If you ever tried to set-up your home network, you know it requires quite some configuration (and some specific knowledge as well). For techies this probably isn’t a problem, but I think it’s a good move from Microsoft to simplify these configurations and the set-up process.
Although I haven’t looked into detail into this feature, I added the HP Mini 1000 to a Homegroup, and I directly noticed the Homegroup mode in Internet Explorer 8 as well. I think this an intranet-like concept, and it will be cool to look into during additional “testing” of Windows 7.
View available network
Nowadays there are many different ways to connect to the internet, wired, wireless or using a mobile data connection for both personal- and work usage-scenario’s. In Windows Vista Microsoft has introduced the Network and Sharing Center, via which you can configure and manage the network connections. However to do different tasks you are always a few clicks away, or you need to switch different Windows.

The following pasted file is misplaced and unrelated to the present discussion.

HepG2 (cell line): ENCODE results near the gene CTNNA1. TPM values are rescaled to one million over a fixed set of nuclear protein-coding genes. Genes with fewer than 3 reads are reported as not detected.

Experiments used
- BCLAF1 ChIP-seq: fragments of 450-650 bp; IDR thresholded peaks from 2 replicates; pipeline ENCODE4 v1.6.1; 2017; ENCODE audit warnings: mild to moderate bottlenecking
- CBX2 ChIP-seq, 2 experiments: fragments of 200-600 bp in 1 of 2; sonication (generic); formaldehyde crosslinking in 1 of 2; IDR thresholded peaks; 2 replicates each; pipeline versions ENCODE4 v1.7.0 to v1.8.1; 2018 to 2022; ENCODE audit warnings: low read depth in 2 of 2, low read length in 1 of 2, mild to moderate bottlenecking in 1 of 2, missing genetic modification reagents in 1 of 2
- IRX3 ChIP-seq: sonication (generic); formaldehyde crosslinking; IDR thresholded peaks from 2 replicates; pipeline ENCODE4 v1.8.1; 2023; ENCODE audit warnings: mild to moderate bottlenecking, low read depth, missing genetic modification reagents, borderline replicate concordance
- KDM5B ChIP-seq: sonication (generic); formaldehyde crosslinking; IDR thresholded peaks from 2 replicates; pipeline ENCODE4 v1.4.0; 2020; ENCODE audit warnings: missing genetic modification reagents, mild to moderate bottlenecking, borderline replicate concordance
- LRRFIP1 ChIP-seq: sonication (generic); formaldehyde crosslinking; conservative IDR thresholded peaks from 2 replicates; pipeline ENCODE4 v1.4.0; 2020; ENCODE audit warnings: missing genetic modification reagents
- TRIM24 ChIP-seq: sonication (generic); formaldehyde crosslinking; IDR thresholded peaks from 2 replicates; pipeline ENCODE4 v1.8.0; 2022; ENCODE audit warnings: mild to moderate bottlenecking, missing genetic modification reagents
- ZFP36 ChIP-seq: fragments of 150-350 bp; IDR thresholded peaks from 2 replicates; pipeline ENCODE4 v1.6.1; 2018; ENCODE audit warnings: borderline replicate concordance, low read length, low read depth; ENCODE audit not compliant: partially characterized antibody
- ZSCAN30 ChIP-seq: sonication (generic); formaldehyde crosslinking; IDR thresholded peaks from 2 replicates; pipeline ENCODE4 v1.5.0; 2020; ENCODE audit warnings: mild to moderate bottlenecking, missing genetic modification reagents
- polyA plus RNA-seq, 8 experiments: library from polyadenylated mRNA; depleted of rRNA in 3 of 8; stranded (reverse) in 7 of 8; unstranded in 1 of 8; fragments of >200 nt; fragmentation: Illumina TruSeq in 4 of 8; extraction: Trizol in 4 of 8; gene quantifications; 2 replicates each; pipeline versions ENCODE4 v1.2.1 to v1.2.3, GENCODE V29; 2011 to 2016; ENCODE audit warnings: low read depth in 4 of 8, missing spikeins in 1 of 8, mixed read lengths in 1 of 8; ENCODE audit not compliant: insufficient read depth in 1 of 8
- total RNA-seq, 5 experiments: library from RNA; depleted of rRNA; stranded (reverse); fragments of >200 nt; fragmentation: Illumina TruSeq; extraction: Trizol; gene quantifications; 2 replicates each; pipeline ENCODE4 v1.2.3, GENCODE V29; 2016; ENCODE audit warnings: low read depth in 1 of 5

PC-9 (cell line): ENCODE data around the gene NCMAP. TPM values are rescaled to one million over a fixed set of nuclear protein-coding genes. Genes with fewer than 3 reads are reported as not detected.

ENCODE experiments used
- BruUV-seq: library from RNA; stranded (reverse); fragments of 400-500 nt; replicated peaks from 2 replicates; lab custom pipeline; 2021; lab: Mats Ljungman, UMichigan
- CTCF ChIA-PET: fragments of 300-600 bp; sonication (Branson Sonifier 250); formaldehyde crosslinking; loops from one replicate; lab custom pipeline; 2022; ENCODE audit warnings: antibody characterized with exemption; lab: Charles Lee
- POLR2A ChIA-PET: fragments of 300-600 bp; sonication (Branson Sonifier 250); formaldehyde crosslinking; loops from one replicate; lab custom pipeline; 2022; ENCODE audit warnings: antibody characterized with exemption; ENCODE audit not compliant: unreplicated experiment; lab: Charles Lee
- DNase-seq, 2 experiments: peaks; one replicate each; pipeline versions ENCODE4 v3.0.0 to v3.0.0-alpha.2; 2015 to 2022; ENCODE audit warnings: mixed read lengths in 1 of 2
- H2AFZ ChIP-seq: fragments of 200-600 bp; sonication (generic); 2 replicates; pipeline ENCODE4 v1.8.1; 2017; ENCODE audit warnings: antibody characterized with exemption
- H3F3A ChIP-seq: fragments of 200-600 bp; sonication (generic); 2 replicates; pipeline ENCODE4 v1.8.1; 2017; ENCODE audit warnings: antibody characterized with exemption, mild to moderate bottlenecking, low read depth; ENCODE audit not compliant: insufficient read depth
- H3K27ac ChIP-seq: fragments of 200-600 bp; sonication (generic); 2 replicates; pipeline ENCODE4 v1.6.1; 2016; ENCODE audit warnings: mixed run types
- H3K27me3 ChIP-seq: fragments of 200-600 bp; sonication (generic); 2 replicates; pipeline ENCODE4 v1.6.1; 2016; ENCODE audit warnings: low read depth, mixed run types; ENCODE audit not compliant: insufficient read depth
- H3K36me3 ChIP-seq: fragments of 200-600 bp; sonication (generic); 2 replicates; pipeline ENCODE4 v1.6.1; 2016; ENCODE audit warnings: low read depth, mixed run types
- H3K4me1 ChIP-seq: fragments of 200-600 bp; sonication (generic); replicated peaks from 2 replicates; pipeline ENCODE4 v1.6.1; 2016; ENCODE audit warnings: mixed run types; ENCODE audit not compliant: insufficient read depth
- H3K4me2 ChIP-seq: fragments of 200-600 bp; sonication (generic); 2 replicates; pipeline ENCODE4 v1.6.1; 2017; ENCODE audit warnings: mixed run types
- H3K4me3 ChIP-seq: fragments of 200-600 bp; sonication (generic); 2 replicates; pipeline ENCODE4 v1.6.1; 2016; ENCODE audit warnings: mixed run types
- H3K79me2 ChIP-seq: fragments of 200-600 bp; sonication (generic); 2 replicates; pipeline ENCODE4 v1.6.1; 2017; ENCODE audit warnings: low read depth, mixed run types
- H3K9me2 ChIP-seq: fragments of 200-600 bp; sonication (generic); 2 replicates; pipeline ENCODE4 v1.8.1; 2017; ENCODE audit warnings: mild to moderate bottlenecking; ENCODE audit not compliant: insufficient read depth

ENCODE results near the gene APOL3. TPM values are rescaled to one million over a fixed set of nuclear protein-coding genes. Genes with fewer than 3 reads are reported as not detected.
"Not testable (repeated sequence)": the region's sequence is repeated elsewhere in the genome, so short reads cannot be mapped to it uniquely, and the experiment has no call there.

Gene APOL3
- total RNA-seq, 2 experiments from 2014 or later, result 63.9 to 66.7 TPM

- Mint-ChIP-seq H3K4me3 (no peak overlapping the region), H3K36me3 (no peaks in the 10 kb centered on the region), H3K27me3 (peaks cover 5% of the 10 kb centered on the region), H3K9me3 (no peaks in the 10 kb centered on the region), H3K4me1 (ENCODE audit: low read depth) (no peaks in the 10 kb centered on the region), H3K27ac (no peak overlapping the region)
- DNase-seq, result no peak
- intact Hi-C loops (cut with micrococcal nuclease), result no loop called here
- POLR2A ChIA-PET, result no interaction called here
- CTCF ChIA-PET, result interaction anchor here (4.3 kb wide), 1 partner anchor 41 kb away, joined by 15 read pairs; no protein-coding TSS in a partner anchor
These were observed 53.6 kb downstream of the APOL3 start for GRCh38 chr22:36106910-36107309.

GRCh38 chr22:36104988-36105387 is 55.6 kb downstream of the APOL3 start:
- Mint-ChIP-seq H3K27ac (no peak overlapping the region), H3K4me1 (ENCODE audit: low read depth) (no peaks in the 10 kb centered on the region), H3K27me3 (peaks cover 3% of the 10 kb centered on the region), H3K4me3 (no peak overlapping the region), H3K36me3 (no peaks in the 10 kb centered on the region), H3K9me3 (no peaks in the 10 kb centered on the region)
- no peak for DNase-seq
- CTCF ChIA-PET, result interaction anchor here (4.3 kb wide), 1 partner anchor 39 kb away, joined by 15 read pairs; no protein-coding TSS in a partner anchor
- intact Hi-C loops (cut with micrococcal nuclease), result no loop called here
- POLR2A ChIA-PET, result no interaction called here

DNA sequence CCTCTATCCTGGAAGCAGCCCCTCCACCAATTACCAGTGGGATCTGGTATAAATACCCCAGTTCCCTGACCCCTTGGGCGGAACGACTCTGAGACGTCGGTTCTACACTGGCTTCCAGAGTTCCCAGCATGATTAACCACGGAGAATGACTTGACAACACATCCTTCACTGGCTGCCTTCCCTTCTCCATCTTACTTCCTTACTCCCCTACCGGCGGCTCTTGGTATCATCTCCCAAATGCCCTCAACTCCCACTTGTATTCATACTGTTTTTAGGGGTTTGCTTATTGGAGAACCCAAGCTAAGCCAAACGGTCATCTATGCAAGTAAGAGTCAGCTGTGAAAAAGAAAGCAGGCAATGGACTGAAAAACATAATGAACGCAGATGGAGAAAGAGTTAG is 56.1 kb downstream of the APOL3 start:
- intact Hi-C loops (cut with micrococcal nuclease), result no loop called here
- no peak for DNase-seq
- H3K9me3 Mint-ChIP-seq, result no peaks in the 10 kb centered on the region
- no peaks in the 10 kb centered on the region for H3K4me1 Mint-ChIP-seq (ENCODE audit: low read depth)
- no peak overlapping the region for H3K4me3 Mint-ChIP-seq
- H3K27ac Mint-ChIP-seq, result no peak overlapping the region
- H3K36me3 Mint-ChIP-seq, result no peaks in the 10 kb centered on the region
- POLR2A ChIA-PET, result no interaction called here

“Windows 7 makes viewing and connecting to all of your networks simple and consistent. You’ll always have one-click access to available networks, regardless of whether those networks are based on Wi-Fi, mobile broadband, dial-up, or your corporate VPN.”
The screenshot above shows the new one-click implementation in Windows 7, to view and select your available network connections. More and more notebooks hit the market with an embedded HSDPA-modem, so this is one of the features that makes the daily life of a mobile professional easier. Especially integrating the different Windows from the Vista implementation into a one-click solution on the toplevel deserves a compliment to Microsoft.